Relatives of children with bone and soft tissue sarcomas have a greatly increased risk of developing a wide range of cancers and could benefit from genetic testing, screening and family counselling, according to a new study presented at the 2013 European Cancer Congress (ECC2013).
Sarcomas are rare types of cancers that develop in the supporting tissues of the body. Bone sarcomas, such as chrondosarcomas, usually develop in the bones, but sometimes in the soft tissues near the bones.
Soft tissue sarcomas can develop in muscles, fat, blood vessels or any other tissues that support and surround the body’s organs.
Researchers at the University of Manchester (UK) investigated the incidence of cancers in 10,841 relatives from 629 families with children who were diagnosed between 1954 and 2008 with Ewing’s sarcoma, osteosarcoma/chrondosarcoma or soft tissue sarcoma. Details of the children were obtained from the population-based Manchester Children’s Tumour registry, which records details of children aged between 0-14 diagnosed with cancer since 1954 in the North West of England.
“We found that there was an increase in cancer risks for relatives of children with soft tissue sarcomas and osteosarcoma/chrondosarcoma, but not Ewing sarcoma. This risk is generally confined to relatives who are under the age of 60,” said Dr Robert Alston, who is a research associate at the Cancer Research UK Paediatric and Familial Cancer Research Group at the University of Manchester.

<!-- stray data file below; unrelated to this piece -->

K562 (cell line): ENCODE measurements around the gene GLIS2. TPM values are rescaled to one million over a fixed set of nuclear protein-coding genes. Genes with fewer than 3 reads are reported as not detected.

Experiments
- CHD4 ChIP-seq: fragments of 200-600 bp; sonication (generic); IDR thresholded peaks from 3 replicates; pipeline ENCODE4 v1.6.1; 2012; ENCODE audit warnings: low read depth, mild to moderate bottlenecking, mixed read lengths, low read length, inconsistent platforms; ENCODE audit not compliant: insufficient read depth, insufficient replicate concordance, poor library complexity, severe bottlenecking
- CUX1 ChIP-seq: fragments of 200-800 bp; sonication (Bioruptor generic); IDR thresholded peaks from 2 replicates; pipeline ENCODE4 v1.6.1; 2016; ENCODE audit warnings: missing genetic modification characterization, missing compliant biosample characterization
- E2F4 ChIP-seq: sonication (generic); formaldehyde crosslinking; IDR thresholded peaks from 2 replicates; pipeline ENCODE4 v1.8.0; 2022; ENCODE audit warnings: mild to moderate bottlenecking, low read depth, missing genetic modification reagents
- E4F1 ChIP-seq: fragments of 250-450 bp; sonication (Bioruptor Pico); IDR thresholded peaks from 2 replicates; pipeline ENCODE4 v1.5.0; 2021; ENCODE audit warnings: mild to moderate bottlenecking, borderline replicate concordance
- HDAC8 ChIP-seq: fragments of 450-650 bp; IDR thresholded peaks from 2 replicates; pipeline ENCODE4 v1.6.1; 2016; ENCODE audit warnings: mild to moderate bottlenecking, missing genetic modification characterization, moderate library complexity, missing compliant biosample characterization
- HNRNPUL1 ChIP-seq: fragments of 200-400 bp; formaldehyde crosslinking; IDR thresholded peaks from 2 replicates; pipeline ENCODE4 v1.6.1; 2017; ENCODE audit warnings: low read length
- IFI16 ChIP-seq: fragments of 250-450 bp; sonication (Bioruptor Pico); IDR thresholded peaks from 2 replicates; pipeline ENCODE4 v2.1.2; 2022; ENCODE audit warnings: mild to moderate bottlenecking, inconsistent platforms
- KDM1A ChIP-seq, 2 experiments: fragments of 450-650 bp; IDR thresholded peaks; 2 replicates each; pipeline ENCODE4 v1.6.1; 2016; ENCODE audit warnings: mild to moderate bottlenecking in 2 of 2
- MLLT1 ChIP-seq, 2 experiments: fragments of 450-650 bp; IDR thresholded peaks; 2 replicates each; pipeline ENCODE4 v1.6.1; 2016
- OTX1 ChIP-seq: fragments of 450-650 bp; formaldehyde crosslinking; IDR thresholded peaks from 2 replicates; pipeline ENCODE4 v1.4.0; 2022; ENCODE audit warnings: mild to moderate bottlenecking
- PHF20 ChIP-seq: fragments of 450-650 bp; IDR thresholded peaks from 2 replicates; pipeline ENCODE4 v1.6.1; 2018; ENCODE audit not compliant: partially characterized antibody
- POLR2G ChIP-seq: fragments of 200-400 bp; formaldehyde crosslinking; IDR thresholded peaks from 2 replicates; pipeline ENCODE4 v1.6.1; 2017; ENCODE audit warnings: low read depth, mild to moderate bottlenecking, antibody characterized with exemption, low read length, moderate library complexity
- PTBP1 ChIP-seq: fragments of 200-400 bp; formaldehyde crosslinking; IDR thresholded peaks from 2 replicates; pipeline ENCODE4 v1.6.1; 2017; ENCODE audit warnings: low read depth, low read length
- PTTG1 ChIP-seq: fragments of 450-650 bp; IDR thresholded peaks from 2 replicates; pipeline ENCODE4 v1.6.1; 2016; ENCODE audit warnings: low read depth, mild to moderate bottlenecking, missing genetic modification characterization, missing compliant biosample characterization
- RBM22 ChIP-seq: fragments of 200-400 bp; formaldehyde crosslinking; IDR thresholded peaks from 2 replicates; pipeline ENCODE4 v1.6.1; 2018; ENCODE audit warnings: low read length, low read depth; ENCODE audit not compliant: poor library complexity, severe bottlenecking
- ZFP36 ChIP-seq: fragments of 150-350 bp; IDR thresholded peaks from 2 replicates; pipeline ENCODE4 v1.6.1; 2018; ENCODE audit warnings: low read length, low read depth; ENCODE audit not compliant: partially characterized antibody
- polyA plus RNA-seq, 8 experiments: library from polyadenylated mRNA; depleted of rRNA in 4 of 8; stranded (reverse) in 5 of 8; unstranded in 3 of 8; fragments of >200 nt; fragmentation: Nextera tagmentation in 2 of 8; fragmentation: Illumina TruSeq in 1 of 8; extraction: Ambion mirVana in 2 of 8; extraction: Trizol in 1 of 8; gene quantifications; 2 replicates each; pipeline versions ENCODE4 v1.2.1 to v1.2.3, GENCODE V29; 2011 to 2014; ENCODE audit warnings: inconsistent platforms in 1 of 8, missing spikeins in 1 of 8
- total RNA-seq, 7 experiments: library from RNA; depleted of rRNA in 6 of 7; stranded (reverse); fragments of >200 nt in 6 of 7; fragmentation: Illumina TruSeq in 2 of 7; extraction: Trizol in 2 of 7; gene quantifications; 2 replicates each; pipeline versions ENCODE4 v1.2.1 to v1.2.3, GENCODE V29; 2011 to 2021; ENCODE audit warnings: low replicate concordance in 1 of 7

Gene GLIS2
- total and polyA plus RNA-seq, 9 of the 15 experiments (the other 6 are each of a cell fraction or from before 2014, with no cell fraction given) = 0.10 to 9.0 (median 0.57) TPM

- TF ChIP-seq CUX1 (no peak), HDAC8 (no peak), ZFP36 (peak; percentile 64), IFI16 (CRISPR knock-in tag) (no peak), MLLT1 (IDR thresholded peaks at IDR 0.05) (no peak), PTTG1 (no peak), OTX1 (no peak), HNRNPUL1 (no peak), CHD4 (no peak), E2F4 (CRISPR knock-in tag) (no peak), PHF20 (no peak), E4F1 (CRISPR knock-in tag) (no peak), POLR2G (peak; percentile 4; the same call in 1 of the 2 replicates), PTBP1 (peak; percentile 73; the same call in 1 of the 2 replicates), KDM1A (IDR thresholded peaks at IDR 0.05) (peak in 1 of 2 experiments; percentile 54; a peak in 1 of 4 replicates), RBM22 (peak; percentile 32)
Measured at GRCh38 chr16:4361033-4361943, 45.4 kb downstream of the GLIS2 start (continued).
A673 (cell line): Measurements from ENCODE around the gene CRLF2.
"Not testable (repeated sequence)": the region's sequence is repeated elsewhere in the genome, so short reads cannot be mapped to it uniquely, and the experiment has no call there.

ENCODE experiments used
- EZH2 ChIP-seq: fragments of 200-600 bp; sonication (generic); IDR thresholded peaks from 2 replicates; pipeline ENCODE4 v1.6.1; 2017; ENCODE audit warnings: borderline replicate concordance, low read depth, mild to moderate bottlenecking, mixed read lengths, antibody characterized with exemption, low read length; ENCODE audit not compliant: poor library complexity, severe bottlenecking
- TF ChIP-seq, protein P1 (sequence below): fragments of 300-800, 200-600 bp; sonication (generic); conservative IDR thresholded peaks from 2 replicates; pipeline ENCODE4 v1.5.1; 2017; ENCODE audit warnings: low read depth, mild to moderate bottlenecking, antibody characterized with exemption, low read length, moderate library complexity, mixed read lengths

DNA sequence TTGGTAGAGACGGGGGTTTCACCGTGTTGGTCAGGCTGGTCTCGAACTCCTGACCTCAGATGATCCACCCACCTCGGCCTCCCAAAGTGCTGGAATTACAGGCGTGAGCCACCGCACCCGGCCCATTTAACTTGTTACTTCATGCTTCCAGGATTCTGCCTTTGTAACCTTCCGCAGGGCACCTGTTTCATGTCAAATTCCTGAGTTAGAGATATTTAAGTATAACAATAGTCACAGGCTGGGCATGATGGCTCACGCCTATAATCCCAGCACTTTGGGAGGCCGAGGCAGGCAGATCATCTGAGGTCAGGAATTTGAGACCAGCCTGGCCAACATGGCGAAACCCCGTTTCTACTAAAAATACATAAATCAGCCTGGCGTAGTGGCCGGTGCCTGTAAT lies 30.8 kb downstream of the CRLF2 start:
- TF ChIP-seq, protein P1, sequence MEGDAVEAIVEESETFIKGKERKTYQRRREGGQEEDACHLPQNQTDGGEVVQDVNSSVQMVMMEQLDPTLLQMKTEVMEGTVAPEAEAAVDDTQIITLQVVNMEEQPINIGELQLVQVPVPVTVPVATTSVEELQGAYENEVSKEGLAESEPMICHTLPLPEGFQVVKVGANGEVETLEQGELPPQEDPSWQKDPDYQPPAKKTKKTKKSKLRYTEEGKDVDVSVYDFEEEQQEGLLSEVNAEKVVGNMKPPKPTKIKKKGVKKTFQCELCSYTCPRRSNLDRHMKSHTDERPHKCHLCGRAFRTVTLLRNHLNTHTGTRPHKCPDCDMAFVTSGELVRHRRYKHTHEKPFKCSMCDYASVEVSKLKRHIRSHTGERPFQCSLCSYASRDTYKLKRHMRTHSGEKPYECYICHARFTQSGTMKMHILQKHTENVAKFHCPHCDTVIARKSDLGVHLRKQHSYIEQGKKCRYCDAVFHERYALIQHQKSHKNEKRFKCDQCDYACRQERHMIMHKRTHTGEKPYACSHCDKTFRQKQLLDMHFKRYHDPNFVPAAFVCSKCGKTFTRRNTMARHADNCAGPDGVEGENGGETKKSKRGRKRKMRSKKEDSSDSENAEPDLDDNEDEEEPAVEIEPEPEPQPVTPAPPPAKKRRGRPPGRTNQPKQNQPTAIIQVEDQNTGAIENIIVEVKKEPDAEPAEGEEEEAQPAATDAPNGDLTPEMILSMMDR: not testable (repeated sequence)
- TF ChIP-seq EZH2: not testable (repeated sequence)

He said that there was a significantly increased risk of a wide range of cancers in relatives of children with soft tissue sarcoma: 280 were diagnosed during the period of the study when only 248 would be expected.
For relatives of children with osteosarcoma/chrondosarcoma, 188 different cancers were observed where only 158 would be expected.
“For soft tissue sarcoma families the range of cancer types is different from that for osteosarcoma/chrondosarcoma families,” he said. “For instance, there was a more than two-fold risk of tumours of the central nervous system in osteosarcoma/chrondosarcoma families – 11 were observed where five would be expected – but no increased risk of these tumours in soft tissue sarcoma families.”
Soft tissue sarcoma families had a 5-fold increased risk of embryonal tumours, a 4.6-fold increased risk of bone tumours, a 3.3-fold increased risk of soft tissue sarcomas, 1.8-fold increased risk of stomach cancer, a 1.4-fold increased risk of breast cancer in women, and a 2.3-fold increased risk of cervical cancer in women.
In addition to the increased risk of central nervous system tumours, the osteosarcoma/chrondosarcoma families had an 11.5-fold increased risk of embryonal tumours, a 4.2-fold increased risk of soft tissue sarcomas and a 2.5-fold increased risk of melanoma.
“It is important to remember that many of these tumours are quite rare, so the absolute increased risk of a relative developing one will still be low,” said Dr Alston. “The wide range of excess cancers in relatives of children with sarcoma implies that there may be a variety of inherited and/or environmental factors involved.